Twelve months before, Nebulah had a population of just over 500.  Like many small rural towns its days were numbered, but it was clinging to survival. But this stoic population fled after the arrival of a mysterious mist which arrives each night at dusk to terrorise the inhabitants.  And now the diehards who refused to leave have had a shocking blow though they knew it was inevitable: Liz, a single mother who stayed because she had nowhere else to go, has finally had enough and fled with her children, and her departure was the last straw for Rolf.  From eleven people sticking it out, they are now down to six.
Pete, an ex-policeman who narrates the story, is a fine example of how Murphy has subverted familiar genres. Yes, he’s world-weary, and yes, he specialises in failed relationships, and yes, he smokes and drinks to excess.  But he’s not a detective trying to solve a crime.  As it says in the blurb, inspired in part by the diehards who refuse to leave the tragic town of Wittenoom even though they risk a fatal disease and a horrific death from mesothelioma, the interest in this novel is the characters who remain in the face of an insistent danger.  Pete stays because he has bonded with two women, and they won’t leave.  The widow Milly won’t leave the home she had with Gavin who died in a road smash twelve years ago, and Li is a Cambodian refugee from the Khmer Rouge who has painstakingly rebuilt her life by growing organic produce for the co-op in Woodford.  Although Milly and Li are both staunchly independent women and don’t need his protection, Pete, Milly and Li have formed a kind of protective network – along with a neurotic couple called Gail and Tom and a dubious character nicknamed Stick, who has a different kind of crop well-suited to being grown in an isolated place.
The only horror I’ve ever read is by Edgar Allan Poe and that just made me laugh, so I Googled ‘tropes of horror fiction’ to see if I could identify how Lois Murphy has managed to subvert the horror genre.  I came across a very interesting article at Writers Digest, which was called ‘The Horror Genre: On Writing Horror and Avoiding Clichés’  This was not only helpful in explaining what the clichés were to someone unfamiliar with the genre, but also showed me that Soon does exactly what’s suggested: she has certainly created an atmosphere of terror that makes the reader’s heart gallop, but she has created an evil where characters are confronted not by a monster in a mask but by what’s in a mirror.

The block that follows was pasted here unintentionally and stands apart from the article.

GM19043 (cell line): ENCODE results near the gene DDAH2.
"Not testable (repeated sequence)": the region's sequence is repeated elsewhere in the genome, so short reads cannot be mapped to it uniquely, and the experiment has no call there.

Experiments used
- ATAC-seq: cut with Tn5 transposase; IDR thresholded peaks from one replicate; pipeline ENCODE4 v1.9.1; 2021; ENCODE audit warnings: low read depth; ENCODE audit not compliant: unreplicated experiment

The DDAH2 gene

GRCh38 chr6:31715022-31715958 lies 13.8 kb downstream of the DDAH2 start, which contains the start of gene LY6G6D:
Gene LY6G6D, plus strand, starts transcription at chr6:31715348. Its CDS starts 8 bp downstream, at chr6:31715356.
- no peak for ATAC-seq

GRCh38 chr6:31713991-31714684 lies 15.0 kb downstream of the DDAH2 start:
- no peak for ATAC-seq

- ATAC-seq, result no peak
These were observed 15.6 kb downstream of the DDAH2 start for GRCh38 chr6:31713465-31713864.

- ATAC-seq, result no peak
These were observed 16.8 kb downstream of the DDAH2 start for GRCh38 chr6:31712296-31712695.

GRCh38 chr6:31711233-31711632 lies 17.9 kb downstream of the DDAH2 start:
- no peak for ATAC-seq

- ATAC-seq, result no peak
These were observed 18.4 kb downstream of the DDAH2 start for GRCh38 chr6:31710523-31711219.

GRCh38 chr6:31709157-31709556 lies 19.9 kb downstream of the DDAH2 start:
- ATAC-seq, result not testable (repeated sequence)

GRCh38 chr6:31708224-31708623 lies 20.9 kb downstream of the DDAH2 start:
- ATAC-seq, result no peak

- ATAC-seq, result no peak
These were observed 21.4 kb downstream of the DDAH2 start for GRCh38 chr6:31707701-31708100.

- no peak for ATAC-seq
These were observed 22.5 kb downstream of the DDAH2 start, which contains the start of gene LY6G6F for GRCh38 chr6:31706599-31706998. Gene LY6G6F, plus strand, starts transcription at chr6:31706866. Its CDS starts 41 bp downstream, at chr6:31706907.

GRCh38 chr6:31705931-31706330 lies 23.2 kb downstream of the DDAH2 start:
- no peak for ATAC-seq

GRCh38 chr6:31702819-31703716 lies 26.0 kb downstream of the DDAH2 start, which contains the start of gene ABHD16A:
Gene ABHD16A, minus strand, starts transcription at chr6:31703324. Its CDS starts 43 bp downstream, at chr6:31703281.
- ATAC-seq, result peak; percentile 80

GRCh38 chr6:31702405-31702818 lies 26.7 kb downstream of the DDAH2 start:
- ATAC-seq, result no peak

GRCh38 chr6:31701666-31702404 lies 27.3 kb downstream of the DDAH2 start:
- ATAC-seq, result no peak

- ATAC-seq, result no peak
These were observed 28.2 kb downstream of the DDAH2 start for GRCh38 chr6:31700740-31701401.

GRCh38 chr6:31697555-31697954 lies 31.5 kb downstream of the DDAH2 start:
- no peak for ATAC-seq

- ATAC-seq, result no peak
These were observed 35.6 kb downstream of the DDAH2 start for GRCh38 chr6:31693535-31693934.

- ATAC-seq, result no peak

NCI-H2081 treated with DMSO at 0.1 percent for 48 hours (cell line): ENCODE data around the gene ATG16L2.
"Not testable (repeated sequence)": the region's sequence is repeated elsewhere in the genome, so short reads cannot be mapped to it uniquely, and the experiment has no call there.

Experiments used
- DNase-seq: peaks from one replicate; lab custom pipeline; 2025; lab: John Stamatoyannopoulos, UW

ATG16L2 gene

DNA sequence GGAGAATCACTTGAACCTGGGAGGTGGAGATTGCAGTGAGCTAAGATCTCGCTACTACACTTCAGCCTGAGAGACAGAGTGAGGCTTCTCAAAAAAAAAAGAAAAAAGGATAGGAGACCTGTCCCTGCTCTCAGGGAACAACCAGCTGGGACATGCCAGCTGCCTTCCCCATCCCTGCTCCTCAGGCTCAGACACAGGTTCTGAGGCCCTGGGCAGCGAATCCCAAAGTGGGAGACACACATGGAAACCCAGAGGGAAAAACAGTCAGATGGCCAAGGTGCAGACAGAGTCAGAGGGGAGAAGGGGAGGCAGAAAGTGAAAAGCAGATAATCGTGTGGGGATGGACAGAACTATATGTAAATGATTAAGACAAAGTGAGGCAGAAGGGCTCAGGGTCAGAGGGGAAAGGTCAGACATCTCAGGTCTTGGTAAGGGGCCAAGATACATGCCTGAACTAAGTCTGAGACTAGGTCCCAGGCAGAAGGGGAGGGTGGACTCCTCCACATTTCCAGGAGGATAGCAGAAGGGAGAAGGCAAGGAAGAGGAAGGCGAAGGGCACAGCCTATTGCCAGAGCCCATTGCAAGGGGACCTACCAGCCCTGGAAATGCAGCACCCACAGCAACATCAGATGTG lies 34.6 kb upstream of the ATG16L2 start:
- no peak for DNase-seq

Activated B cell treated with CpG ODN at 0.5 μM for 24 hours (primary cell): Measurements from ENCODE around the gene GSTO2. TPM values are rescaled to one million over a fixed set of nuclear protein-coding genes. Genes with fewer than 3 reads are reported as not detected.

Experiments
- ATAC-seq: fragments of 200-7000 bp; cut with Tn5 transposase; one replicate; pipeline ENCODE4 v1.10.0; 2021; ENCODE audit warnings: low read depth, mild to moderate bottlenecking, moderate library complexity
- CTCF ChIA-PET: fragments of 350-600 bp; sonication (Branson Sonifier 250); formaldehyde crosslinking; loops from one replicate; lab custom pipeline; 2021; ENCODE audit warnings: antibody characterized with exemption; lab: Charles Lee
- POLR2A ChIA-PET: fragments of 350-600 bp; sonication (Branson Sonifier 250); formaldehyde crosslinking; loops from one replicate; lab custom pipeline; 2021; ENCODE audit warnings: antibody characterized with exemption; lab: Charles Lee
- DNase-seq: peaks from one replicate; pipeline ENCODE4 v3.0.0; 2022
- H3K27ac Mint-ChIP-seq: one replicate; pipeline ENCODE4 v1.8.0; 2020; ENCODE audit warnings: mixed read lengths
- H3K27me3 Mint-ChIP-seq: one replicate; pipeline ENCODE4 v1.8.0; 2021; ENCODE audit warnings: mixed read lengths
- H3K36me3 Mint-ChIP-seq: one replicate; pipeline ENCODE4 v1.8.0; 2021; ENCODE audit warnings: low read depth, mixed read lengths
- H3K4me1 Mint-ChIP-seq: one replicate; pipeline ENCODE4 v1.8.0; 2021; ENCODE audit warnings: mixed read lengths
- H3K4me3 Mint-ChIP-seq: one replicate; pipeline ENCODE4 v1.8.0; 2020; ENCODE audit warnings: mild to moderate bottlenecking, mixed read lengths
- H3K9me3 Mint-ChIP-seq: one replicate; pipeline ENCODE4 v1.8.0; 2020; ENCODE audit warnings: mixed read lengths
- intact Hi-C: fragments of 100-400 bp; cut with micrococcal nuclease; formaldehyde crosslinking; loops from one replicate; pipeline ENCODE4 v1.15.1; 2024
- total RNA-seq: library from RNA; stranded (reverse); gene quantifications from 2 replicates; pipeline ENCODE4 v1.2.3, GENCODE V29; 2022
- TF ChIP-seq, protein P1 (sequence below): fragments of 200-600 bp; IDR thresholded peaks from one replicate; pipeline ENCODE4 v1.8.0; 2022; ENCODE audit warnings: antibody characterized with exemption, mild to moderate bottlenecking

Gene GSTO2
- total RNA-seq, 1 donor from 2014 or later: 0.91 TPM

The novel is grounded in realism, even though there are fantastic elements.  Murphy plays with reader scepticism too, with her portrayal of a clairvoyant called Alex warning of impending doom on the night of the coming winter solstice, and then there are some witless university students on a jaunt with a white witch called Xandrea.   Her portrayal of the way young people under peer pressure box themselves into a corner from which they can’t escape is brilliant.
I’m not an impressionable reader, but overnight when I took a brief adjournment from the book to make myself some middle-of-the-night hot chocolate and rest my tired eyes, it crossed my mind – just momentarily in that moment from subconscious thought to reality – that there could be something swirling around out there on the other side of our French windows!
Soon was the winner of the Tasmanian Premier’s Prize for an Unpublished Manuscript, and it’s published by Barry Scott from Transit Lounge (who have brought us last year’s Miles Franklin winner Black Rock White City by Alec Patric and From the Wreck by Jane Rawson, and a stack of other beaut titles as well).
Lisa Hill, ANZ Lit Lovers